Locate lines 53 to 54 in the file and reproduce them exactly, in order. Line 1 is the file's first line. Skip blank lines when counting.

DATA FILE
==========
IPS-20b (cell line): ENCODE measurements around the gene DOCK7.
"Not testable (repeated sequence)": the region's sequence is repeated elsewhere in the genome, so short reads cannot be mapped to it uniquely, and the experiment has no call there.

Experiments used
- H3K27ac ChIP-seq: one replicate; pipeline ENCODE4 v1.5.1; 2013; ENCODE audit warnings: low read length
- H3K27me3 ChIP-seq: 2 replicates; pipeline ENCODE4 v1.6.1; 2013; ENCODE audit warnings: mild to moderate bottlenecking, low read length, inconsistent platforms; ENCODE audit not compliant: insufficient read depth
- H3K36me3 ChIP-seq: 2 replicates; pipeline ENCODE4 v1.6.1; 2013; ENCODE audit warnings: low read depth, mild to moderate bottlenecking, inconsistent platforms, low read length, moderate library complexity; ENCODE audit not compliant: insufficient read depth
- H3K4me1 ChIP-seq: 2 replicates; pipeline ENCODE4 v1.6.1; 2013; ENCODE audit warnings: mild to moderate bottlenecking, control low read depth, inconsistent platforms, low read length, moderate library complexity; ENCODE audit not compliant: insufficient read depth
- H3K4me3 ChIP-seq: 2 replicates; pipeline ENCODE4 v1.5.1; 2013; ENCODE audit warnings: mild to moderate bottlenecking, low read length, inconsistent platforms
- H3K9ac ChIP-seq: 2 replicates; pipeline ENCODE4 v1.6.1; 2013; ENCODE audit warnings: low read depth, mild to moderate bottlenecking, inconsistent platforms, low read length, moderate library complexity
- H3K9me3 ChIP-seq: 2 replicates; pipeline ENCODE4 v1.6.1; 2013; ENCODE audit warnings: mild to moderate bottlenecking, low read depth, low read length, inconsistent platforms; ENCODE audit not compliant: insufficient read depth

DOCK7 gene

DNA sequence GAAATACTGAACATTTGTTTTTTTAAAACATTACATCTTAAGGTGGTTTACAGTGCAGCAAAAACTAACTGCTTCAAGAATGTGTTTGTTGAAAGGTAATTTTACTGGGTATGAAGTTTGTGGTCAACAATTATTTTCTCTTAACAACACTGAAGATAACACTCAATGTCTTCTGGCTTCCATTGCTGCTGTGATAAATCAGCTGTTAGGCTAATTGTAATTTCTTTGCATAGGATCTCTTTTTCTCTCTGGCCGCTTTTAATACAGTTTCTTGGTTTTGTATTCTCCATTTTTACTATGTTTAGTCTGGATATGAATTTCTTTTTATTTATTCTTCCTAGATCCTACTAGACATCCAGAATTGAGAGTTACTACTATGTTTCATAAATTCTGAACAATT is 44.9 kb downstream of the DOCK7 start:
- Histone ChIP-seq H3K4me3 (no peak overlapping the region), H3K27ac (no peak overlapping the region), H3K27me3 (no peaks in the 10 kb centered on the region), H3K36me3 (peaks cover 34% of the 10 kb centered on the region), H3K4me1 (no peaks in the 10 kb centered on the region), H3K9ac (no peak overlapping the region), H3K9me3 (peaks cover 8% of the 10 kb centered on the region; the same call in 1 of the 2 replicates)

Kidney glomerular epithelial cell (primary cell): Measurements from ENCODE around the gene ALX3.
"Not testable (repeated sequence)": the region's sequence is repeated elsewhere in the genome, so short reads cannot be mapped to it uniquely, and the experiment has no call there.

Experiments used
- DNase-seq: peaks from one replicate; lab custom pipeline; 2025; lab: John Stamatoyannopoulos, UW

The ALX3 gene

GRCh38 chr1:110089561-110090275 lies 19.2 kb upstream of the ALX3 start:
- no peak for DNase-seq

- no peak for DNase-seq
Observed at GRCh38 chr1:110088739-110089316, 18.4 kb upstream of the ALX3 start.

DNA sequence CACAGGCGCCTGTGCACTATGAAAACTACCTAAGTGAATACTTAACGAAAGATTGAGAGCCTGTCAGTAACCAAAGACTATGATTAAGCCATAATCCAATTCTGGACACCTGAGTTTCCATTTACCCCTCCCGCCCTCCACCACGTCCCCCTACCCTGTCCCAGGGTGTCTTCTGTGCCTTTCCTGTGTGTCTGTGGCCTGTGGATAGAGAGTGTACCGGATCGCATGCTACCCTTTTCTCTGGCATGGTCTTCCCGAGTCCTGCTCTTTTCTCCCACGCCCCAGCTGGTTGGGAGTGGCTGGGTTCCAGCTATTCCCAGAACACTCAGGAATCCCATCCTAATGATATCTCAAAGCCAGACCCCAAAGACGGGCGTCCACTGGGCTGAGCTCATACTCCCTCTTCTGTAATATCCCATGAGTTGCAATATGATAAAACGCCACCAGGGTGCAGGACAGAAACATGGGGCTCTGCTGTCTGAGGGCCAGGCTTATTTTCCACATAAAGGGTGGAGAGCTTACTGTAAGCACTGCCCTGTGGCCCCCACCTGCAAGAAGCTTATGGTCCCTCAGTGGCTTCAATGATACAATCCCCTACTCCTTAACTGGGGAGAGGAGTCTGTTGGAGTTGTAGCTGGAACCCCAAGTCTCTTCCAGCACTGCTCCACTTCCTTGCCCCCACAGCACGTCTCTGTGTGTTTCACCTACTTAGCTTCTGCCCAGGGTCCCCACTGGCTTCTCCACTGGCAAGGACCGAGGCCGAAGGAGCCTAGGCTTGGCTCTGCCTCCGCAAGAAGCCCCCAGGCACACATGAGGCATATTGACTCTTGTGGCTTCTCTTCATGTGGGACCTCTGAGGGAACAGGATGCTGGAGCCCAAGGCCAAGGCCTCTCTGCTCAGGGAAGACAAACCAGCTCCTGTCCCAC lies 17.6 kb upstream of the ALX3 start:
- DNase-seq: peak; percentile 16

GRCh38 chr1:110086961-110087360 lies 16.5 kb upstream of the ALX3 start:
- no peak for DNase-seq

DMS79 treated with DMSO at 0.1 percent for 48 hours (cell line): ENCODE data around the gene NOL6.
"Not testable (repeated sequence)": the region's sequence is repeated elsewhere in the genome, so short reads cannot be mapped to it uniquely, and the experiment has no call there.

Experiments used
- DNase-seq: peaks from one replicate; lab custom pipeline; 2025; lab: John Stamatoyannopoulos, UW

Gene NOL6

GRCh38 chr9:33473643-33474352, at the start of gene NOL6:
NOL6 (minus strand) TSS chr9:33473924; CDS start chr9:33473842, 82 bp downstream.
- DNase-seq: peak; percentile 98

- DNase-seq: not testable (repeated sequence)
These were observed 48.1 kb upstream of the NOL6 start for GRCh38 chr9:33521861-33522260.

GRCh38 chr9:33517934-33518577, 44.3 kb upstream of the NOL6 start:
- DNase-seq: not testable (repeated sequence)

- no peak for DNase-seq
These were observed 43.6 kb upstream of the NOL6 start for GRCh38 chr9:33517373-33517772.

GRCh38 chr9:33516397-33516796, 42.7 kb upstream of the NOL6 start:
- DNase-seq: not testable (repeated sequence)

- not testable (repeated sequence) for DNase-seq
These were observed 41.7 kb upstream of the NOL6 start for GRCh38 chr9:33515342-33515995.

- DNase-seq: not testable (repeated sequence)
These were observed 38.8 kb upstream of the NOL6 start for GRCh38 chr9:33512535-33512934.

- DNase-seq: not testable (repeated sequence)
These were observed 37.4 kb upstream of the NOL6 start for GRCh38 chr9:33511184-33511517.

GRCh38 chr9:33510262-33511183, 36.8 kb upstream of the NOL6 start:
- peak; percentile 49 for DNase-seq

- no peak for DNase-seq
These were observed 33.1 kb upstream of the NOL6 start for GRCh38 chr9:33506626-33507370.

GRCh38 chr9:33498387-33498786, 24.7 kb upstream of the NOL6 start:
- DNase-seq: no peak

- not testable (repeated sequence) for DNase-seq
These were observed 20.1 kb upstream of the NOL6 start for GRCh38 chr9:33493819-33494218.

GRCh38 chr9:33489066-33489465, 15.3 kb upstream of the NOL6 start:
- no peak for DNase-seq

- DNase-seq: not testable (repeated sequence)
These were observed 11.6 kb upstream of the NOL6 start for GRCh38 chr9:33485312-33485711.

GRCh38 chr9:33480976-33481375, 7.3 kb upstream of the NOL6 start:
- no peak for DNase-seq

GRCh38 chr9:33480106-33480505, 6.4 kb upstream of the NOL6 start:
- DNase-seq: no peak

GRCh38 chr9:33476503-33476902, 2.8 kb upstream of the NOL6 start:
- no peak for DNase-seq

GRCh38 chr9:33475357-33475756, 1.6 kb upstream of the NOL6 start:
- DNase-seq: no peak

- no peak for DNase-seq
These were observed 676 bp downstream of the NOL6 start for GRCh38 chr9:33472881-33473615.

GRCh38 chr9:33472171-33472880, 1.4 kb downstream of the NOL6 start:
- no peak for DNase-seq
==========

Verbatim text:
GRCh38 chr9:33498387-33498786, 24.7 kb upstream of the NOL6 start:
- DNase-seq: no peak